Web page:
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Five Common Business Discontinuity Mistakes and How to Avoid Them.

Business Continuity Expo And Conference : 11 March, 2008  (Technical Article)
Brian Davey provides some hints and tips on how to avoid five common mistakes or false assumptions organisations can make when implementing their business continuity management programme.
1. Appointing the Incident Management Team late.

When implementing a business continuity management (BCM) system according to the lifecycle advocated by BS25999, the Incident Management Team is not appointed until after the 'Understanding the Organization' and 'Developing BCM Strategy' stages are complete. This assumes that you will not have an incident in the meantime.

Instead, form an Incident Management Team up front, comprised of a senior manager/director as team leader to provide the team with authority and include a senior representative from Operations, IT, Finance, Legal, Public Relations and Facilities Management/Safety (or their equivalents in your organisation).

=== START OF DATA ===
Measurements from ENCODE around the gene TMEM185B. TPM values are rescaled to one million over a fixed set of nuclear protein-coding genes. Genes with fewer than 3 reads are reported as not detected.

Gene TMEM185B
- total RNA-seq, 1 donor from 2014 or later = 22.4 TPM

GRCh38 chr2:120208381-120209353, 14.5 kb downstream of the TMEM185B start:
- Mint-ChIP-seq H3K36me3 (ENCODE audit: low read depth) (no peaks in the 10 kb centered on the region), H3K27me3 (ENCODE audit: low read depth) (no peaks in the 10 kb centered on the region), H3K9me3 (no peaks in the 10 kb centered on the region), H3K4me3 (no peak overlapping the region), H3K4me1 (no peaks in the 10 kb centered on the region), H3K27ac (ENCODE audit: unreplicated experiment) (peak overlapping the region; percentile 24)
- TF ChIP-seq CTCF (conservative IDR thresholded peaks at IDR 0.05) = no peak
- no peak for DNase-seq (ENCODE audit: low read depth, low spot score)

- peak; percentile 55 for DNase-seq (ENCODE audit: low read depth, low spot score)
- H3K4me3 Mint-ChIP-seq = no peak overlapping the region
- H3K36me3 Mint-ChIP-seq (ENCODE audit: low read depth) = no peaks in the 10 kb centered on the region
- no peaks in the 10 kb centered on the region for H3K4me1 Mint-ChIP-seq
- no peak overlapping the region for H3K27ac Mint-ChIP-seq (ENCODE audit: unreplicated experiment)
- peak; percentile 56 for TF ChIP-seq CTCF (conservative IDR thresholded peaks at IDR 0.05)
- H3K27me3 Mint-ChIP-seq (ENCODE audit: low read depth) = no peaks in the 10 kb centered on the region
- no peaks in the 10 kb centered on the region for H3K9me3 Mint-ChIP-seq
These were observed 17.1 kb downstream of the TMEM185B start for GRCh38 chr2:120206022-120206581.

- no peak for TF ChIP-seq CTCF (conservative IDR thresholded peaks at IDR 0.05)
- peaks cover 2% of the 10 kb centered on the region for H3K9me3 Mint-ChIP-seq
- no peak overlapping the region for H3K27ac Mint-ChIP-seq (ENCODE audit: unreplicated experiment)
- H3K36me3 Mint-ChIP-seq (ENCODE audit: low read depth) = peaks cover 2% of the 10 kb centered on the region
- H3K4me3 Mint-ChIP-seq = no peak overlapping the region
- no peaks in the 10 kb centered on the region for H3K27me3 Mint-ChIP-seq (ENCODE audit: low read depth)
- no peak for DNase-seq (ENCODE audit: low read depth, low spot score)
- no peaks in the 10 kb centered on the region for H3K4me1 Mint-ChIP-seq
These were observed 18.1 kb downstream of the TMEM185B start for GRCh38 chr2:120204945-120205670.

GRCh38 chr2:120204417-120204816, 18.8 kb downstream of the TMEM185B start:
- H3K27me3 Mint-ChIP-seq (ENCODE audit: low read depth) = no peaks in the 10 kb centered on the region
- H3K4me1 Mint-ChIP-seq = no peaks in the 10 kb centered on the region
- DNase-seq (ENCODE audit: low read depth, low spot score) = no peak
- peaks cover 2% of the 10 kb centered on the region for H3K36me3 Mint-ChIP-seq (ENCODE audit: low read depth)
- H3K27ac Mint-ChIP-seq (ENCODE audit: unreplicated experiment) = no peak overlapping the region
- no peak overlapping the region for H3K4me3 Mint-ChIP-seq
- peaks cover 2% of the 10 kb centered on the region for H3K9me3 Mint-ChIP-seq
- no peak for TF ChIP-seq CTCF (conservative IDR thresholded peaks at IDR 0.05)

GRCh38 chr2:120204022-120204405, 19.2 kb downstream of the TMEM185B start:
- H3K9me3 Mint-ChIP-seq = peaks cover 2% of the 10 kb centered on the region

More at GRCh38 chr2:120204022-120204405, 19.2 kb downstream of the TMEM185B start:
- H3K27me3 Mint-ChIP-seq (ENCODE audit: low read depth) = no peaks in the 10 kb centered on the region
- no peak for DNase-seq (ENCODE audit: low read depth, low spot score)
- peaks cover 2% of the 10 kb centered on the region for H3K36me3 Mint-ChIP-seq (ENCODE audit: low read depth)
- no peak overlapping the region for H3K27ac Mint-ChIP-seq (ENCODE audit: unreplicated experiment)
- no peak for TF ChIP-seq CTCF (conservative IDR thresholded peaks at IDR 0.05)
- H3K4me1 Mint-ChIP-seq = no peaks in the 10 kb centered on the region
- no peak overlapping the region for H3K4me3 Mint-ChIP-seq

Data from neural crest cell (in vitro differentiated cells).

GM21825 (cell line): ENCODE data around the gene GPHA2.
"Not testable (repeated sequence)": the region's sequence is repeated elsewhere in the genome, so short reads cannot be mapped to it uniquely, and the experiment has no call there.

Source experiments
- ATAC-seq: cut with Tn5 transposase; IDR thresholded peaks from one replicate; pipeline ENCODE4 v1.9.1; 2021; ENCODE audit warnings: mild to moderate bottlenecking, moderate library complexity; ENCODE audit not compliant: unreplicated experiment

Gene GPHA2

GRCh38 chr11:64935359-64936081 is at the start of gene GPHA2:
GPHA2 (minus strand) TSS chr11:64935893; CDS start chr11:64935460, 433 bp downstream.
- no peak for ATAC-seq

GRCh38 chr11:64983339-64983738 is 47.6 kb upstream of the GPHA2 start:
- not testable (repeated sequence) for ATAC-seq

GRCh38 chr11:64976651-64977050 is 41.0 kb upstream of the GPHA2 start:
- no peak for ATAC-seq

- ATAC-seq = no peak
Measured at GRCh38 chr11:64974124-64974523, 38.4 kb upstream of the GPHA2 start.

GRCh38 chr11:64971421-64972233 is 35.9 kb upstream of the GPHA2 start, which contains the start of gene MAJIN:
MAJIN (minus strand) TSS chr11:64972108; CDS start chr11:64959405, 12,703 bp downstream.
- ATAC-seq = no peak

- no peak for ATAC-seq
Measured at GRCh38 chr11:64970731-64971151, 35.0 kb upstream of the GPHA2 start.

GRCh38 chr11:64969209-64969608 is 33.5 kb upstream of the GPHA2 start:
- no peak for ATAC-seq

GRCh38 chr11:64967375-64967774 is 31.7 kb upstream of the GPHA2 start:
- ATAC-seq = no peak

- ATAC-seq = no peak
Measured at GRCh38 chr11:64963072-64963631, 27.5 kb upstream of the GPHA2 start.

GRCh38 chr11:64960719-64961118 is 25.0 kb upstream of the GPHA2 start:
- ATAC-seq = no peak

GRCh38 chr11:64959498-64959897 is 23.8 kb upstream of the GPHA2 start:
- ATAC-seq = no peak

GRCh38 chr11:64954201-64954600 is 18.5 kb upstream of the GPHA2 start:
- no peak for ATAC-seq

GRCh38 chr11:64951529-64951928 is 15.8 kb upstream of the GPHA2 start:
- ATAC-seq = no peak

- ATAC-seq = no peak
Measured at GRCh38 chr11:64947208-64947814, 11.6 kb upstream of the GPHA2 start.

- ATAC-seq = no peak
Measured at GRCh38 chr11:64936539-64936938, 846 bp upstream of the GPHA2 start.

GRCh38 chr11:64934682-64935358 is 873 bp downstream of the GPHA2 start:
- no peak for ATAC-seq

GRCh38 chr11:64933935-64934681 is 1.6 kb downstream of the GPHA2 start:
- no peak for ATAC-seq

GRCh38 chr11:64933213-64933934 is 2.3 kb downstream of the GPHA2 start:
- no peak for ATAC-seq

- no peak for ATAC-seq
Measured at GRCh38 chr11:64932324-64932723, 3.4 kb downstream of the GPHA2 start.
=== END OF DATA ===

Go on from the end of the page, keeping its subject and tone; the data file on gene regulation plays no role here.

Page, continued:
Appoint a deputy for each role. Implement a clear escalation process, supported by emergency contact details, to ensure that anyone who comes across an incident (actual or potential) is able to inform (regardless of the day or time of day) at least one member of the Incident Management Team to allow them to assess whether or not they need to form and respond.

Exercise the Incident Management Team and capture any actions arising that are required to improve the incident response capability. The Team's plan of action to manage the incident can be used as the basis for drafting your Incident Management Plan. Membership of the Incident Management Team can be modified, if required, at a later stage in your BCM programme.

2. Assuming the incident will happen at 2am on a Sunday morning.

It is just as likely that the incident will happen when your employees are at work. But if the fire alarm sounds, how ready are you to respond?

Run a simple tabletop exercise based on an incident occurring during working hours that requires premises evacuation and results in destructive loss that needs to be managed and recovered from. This will highlight your state of readiness and identify improvement actions.